5th attempt at regulating. Tried to barely move the lever. Reset to 0 at 5:38 p.m. on 5/5/10
So close to 0 I can't tell if it's fast or slow @ 6:38 p.m. on 5/5/10 (YEEEEEEAHHHH!!!)
Still very close to 0, just slightly slow @ 10:50 p.m. on 5/5/10 (yeeeeah!!!!)
very close to 0 @ 11:55 p.m. on 5/5/10
placed watch dial up.

+1 @ 4:00 a.m. on 5/6/10
wore watch back to bed for a few hours
barely less than 0 (maybe -.3?) at 11:41 a.m. on 5/6/10

left watch face up overnight, from 11:30 p.m. on 5/6/10 until 6:30 a.m. on 5/7/10
+4 @ 7:10 a.m. on 5/7/10
~+4.5 @ 9:00 a.m. on 5/7/10 slightly under +5 @ 10:45 a.m. on 5/7/10 ~+4.5 @ 2:00 p.m. on 5/7/10 +4 @ 3:00 p.m. on 5/7/10 +4 @ 3:45 p.m. on 5/7/10
+4 @ 5:50 p.m. on 5/7/10

+3.5 @ 8:00 p.m. on 5/8/10

+4 @ 6:40 a.m. on 5/9/10
slightly under +5 @ 3:30 p.m. on 5/9/10
slightly more than +5 @ 8:00 p.m. on 5/9/10
placed watch crown up until around 10:30 p.m., then placed watch 6 o'clock up over night.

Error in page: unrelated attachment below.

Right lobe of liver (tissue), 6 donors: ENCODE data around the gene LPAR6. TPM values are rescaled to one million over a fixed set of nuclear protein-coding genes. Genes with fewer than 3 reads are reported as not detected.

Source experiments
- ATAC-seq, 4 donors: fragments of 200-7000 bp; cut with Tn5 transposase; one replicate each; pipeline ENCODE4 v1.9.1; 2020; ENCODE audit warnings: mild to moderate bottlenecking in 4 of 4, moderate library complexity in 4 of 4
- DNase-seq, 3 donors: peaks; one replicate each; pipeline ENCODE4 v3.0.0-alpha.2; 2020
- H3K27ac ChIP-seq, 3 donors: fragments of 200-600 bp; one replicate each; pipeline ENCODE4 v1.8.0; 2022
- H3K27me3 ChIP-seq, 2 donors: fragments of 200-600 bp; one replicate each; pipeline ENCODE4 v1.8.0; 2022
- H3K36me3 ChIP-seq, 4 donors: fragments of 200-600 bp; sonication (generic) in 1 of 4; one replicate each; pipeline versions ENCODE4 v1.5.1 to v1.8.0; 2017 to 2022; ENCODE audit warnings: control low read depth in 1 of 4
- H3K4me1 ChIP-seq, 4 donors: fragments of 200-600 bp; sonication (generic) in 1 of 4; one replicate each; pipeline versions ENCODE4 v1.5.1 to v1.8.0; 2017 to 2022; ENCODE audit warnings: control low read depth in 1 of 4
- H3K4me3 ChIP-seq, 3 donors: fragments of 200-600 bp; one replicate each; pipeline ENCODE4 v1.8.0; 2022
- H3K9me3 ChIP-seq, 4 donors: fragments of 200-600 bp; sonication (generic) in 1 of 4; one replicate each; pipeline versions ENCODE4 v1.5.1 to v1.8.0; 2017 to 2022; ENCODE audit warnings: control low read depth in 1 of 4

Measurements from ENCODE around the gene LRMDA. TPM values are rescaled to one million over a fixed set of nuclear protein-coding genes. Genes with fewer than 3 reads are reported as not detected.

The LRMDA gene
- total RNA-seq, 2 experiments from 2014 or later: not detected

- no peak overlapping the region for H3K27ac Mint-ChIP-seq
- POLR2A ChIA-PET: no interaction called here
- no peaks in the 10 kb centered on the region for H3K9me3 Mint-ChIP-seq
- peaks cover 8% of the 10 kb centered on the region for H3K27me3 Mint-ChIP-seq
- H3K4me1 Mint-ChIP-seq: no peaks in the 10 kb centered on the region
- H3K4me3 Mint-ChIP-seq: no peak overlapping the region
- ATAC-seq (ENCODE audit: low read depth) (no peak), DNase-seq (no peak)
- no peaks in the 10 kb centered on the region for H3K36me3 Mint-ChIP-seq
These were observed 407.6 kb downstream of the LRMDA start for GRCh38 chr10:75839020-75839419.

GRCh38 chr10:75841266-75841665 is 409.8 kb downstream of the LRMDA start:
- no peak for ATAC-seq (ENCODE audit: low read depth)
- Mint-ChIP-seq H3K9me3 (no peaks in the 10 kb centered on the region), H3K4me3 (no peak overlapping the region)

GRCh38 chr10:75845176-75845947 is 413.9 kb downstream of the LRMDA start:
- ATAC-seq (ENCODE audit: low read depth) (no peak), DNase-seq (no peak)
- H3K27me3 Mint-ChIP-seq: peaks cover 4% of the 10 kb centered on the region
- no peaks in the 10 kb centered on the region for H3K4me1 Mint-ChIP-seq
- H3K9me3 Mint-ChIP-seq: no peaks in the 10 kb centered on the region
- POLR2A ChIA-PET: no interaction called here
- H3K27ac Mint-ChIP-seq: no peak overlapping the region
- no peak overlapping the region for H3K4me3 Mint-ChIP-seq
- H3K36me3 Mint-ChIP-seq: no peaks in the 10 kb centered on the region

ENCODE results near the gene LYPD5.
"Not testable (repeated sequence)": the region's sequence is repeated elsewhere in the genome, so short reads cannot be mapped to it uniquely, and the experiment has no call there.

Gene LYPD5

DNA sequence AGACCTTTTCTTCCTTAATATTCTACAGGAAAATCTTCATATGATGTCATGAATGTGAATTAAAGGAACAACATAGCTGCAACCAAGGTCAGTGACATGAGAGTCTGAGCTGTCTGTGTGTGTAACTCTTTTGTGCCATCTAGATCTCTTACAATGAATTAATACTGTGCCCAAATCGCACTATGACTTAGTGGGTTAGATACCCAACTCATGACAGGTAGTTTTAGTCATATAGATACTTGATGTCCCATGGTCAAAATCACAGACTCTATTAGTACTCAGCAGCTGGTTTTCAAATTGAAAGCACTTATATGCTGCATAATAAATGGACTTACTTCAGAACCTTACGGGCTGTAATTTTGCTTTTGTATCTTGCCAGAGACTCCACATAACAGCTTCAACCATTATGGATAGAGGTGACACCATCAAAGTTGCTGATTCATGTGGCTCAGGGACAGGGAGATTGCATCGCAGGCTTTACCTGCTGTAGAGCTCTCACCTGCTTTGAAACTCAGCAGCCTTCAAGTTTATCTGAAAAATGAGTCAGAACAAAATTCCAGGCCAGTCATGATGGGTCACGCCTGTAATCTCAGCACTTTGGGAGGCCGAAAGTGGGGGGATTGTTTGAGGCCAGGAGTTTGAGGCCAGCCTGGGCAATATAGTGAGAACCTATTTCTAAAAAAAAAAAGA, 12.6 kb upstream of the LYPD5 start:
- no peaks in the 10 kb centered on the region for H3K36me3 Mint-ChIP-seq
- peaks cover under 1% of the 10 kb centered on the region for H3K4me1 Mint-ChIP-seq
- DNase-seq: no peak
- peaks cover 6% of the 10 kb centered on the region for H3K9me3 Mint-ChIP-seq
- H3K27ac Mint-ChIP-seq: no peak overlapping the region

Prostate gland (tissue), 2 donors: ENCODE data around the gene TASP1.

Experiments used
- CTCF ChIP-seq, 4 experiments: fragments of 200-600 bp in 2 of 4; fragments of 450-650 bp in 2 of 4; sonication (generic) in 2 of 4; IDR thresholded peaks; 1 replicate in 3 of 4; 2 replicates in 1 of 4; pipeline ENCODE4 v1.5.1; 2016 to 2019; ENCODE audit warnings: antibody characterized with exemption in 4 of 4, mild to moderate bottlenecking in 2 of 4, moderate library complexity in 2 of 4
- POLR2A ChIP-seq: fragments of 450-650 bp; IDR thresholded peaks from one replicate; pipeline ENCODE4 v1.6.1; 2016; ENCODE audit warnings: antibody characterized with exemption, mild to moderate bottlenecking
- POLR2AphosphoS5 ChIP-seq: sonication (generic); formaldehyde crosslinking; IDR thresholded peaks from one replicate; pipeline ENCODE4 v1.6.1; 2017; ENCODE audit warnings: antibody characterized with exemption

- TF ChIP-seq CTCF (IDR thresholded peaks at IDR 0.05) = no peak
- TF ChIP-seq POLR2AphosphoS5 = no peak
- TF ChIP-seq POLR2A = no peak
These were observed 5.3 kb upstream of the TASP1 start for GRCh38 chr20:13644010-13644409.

slightly under +8 @ 8:15 a.m. on 5/10/10 around +8.5 @ 11:50 a.m. on 5/10/10 +9 @ 1:45 p.m. on 5/10/10 +10 @ 4:25 p.m. on 5/10/10
left watch at home on 5/11/10, crown-up.
+16 @ 5:25 p.m. on 5/11/10
reset to 0 @ 7:18 p.m. on 5/11/10

+5 @ 6:30 a.m. on 5/12/10
reset to 0 and hand wound a few times at 6:35 a.m. on 5/12/10
+.5 @ 8:10 a.m. on 5/12/10

So from May 5th through 11th it gained 16 seconds total, but had stayed fairly consistent up until the last couple days when it started gaining more time. I had been wearing it while doing lots of lifting and moving around at work, so maybe that sped it up... Ted



p.s. no electronic timer used, just compared it to http://www.time.gov/timezone.cgi?Eastern/d/-5/java
 

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Hi Guys,
My first post ever, I am getting strange looks at the moment, especialy at work, I have a watch on each wrist, road testing for accuracy, if only they knew, I have a Bellmatic in my trouser pocket as well, I ran out of arms !
I have tried my local Seiko expert for a new glass, of course he said, as long as it is no older than 6 years, seemed surprised when I told him, non of my seikos are younger than 30 years.